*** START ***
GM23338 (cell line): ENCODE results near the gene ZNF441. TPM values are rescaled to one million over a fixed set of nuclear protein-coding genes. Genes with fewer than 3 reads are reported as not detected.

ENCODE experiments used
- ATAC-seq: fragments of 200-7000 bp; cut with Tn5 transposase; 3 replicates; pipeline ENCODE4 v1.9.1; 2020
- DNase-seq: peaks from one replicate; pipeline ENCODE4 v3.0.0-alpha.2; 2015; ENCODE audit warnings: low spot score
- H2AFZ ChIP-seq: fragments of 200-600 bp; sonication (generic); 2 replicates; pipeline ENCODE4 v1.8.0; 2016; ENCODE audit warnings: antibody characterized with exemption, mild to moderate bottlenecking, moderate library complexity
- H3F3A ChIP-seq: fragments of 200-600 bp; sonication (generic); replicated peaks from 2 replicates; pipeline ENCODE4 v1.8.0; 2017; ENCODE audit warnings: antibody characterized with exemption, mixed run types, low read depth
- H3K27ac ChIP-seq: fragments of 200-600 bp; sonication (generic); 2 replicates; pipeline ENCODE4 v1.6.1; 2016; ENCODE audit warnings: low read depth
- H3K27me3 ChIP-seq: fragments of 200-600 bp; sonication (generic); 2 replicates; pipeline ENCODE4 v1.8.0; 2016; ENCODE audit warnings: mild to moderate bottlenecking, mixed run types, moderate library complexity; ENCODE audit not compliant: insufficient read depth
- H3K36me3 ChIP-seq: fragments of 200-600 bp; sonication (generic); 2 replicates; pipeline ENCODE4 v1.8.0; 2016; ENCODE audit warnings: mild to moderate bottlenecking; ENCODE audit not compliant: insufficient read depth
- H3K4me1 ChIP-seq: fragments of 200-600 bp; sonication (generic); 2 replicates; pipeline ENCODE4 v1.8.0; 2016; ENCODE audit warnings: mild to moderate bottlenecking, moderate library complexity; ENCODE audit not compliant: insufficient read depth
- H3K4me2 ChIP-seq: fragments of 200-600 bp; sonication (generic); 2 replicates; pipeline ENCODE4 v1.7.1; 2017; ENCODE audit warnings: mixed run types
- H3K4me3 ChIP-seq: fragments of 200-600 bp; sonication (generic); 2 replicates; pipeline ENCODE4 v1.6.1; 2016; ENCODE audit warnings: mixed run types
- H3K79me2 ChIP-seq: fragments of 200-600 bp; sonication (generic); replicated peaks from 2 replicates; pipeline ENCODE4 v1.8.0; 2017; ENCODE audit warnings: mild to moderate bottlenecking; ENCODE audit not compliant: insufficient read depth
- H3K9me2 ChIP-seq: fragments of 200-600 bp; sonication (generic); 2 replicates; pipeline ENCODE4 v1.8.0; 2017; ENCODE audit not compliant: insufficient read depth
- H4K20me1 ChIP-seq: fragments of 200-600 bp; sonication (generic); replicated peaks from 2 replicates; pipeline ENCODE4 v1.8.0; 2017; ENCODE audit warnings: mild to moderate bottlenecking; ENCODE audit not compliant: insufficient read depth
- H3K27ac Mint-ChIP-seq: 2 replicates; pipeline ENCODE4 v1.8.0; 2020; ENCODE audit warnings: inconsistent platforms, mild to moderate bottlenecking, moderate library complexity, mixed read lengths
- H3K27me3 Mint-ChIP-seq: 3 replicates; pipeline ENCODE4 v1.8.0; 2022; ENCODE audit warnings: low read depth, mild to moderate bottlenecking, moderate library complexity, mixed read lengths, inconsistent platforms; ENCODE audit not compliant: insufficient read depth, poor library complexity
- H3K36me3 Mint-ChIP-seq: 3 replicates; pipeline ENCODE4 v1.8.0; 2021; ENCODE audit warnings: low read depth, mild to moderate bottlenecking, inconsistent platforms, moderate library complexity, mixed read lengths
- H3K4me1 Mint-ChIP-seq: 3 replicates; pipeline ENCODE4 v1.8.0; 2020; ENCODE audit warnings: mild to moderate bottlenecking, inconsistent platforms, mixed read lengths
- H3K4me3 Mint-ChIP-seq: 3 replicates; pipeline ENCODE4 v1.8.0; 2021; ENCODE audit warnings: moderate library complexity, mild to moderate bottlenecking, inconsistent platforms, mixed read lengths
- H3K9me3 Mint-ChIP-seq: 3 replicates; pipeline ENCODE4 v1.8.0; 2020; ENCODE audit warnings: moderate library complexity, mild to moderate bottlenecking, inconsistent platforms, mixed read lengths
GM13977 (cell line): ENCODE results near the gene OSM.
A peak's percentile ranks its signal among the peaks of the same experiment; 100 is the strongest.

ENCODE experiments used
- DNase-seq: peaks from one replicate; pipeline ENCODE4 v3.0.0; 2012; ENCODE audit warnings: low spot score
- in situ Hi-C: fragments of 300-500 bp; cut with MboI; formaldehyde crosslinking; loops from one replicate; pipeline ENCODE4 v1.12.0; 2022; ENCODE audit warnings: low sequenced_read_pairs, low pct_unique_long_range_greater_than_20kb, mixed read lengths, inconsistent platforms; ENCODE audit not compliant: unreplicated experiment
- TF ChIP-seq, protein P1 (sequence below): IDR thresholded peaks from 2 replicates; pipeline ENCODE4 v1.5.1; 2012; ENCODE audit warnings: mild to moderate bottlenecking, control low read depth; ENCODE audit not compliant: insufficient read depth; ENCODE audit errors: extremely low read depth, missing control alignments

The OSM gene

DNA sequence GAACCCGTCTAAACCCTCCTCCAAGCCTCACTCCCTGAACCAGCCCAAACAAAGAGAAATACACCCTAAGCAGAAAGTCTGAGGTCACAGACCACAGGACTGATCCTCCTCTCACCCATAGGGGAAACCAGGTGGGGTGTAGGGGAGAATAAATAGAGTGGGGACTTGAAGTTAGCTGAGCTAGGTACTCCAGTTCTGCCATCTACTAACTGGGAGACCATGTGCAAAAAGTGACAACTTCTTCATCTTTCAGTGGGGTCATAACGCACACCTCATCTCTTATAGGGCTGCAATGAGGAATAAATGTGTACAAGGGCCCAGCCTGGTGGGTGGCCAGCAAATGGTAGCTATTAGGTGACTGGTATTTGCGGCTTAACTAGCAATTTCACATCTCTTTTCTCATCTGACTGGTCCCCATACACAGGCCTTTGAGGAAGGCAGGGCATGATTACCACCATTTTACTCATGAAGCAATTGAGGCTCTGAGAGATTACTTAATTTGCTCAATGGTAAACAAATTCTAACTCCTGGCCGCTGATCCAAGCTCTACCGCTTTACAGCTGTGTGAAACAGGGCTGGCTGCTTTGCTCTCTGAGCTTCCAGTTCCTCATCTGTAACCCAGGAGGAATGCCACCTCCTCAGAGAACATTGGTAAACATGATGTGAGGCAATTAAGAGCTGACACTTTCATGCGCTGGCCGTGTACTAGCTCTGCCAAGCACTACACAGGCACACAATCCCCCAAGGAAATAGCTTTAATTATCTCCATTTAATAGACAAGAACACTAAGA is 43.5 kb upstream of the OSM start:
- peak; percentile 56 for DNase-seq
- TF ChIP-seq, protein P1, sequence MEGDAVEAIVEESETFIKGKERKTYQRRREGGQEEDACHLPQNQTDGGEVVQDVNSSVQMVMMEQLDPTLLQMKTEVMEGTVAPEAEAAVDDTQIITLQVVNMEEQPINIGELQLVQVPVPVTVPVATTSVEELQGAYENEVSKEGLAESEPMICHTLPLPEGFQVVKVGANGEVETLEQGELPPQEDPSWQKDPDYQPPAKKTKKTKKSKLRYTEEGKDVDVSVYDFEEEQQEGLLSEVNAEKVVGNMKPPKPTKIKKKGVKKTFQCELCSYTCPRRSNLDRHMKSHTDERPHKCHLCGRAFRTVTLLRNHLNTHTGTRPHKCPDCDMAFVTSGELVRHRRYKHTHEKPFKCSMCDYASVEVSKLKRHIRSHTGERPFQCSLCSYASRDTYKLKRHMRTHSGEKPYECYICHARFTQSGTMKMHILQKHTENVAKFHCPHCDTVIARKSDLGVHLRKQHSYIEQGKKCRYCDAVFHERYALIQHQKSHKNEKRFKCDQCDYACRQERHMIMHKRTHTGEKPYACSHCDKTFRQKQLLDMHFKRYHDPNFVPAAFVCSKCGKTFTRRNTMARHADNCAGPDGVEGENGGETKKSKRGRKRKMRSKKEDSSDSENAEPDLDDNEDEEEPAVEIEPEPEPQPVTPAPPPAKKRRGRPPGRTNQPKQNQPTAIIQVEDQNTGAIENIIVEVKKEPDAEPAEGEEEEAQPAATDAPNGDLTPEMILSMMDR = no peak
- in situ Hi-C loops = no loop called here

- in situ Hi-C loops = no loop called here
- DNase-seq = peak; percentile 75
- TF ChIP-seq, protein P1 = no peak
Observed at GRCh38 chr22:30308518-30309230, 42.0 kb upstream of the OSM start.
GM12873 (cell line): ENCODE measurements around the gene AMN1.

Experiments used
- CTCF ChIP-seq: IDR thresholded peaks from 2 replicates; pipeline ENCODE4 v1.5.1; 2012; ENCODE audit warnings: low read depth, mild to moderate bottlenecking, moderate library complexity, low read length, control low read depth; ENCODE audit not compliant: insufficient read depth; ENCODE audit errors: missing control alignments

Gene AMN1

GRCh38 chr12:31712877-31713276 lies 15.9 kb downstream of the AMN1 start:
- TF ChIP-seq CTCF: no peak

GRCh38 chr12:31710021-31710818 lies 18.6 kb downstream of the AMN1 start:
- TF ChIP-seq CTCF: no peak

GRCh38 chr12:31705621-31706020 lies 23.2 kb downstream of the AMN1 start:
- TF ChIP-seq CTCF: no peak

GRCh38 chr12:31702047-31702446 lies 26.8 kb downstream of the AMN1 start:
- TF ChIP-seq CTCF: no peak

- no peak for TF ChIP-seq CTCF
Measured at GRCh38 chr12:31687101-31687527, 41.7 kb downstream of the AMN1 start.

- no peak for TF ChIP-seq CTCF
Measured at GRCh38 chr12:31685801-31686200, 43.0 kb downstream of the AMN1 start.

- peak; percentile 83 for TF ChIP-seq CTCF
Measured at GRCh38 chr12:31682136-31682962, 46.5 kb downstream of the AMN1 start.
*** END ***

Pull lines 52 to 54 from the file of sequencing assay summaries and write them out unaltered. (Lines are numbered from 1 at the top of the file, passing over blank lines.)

Measured at GRCh38 chr12:31685801-31686200, 43.0 kb downstream of the AMN1 start.

- peak; percentile 83 for TF ChIP-seq CTCF
Measured at GRCh38 chr12:31682136-31682962, 46.5 kb downstream of the AMN1 start.